To start, every member of a newly admitted patient’s health care team should introduce themselves and their distinct roles as health care providers as early as possible in the patient’s hospital stay.
There are often many members of a health care team in a teaching hospital and it is not uncommon for patients to get confused over titles and levels of medical expertise. The team should therefore write their names and roles on any available board in the patient’s room and/or give out business cards to ensure transparency. Patient concerns about the level of training and clinical experience of providers should be answered as early as possible.
For patients like Bob who have little experience with teaching hospitals, there may be a need for additional educational interventions such as pamphlets or brief educational videos describing the fundamental role that resident physicians and medical students will play in their care prior to meeting the medical team.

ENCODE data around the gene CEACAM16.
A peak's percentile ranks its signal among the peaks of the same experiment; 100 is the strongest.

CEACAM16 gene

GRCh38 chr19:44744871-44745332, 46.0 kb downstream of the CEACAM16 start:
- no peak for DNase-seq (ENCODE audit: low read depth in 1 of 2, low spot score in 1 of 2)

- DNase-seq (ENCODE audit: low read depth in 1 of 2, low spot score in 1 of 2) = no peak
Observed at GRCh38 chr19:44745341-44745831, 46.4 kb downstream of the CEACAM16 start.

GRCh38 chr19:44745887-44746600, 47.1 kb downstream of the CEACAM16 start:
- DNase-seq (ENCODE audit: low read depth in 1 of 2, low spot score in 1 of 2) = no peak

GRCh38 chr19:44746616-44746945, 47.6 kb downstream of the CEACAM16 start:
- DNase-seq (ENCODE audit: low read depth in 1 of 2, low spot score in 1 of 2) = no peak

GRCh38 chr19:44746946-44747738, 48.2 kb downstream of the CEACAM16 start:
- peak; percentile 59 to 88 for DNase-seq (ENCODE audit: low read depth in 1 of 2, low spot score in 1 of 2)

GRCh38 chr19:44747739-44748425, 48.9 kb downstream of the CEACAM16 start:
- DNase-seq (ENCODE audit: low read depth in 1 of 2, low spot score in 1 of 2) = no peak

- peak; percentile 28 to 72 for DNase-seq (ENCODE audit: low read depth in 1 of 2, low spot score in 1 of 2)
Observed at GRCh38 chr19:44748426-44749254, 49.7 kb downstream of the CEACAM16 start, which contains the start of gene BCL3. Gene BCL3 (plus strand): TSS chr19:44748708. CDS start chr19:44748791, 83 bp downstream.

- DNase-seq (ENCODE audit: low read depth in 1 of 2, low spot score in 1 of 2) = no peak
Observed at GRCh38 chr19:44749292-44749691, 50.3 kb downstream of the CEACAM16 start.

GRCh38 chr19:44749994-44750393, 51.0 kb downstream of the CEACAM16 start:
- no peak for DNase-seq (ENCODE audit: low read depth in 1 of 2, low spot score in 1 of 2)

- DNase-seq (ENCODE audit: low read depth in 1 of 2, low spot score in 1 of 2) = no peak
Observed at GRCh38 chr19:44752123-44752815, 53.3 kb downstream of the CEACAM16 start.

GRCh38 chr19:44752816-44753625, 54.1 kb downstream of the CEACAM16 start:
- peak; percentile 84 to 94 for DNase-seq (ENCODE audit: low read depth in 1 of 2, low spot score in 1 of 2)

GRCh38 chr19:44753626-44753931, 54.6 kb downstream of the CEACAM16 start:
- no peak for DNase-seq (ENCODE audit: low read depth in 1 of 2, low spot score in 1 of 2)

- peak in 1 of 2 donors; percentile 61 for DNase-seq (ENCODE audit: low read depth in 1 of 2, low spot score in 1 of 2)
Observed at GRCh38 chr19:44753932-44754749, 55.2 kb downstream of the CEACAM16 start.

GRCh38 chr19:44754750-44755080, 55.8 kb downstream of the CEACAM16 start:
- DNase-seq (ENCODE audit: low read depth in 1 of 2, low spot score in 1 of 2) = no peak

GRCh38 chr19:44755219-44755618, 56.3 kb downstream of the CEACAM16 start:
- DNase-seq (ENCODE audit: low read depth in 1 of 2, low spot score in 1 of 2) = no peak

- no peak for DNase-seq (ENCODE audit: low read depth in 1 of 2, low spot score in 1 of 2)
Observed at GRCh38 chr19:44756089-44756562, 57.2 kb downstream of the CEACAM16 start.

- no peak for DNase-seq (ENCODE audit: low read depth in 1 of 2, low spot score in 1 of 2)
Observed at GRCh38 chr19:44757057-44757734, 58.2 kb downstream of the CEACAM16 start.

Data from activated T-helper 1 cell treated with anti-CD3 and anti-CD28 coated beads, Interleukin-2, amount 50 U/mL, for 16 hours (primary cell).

Take home point
Should I ever have the opportunity to ride with Bob again, I plan to ask him a few questions: If he was notified that he was in a teaching hospital prior to meeting the resident physician, would he be have been more amenable to having the procedure done by her? Does he plan to avoid teaching hospitals from now on knowing that most of the physicians are in the midst of their medical training? If he had to be treated by a team that included residents and medical students, what would make him most comfortable with the way his care was delivered?
In order to mitigate tales similar to Bob and his bum knee, teaching hospitals need to be more cognizant of the potential disconnect between patient expectations of care delivery and house staff need to provide direct patient care.
*The patient’s demographic information in this article was changed to protect identity and assure anonymity.
Brian J. Secemsky is an internal medicine resident who blogs at the Huffington Post. He can be reached on Twitter @BrianSecemskyMD and his self-titled site, Brian Secemsky MD. This article was originally written for the American Resident Project.